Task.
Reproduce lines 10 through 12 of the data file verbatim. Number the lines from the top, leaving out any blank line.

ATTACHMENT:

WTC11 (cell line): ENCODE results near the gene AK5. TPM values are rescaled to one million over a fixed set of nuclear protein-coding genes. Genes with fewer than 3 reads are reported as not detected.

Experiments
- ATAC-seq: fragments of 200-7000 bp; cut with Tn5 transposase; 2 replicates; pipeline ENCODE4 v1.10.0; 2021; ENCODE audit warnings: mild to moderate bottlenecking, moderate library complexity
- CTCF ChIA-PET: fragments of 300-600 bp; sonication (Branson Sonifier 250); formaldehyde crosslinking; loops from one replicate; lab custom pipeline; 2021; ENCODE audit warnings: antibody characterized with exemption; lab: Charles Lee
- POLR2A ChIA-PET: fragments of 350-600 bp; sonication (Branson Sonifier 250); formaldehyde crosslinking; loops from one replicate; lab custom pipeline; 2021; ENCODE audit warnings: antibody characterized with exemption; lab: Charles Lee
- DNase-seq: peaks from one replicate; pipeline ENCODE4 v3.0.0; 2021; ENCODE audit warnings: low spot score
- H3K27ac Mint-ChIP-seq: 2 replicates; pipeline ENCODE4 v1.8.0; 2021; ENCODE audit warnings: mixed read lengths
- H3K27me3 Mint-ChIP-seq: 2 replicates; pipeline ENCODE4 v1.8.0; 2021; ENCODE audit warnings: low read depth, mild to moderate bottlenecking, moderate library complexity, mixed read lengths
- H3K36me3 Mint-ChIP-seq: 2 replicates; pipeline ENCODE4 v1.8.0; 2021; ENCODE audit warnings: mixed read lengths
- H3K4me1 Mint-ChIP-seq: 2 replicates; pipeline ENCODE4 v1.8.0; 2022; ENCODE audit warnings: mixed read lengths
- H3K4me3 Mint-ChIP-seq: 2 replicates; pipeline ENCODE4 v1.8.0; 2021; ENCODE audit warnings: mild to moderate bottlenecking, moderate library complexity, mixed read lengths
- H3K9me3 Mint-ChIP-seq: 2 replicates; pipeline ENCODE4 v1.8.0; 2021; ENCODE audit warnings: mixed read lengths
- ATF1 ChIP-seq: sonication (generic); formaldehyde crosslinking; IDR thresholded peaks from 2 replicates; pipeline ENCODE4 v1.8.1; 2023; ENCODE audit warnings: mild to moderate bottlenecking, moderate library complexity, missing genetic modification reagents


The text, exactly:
- H3K4me1 Mint-ChIP-seq: 2 replicates; pipeline ENCODE4 v1.8.0; 2022; ENCODE audit warnings: mixed read lengths
- H3K4me3 Mint-ChIP-seq: 2 replicates; pipeline ENCODE4 v1.8.0; 2021; ENCODE audit warnings: mild to moderate bottlenecking, moderate library complexity, mixed read lengths
- H3K9me3 Mint-ChIP-seq: 2 replicates; pipeline ENCODE4 v1.8.0; 2021; ENCODE audit warnings: mixed read lengths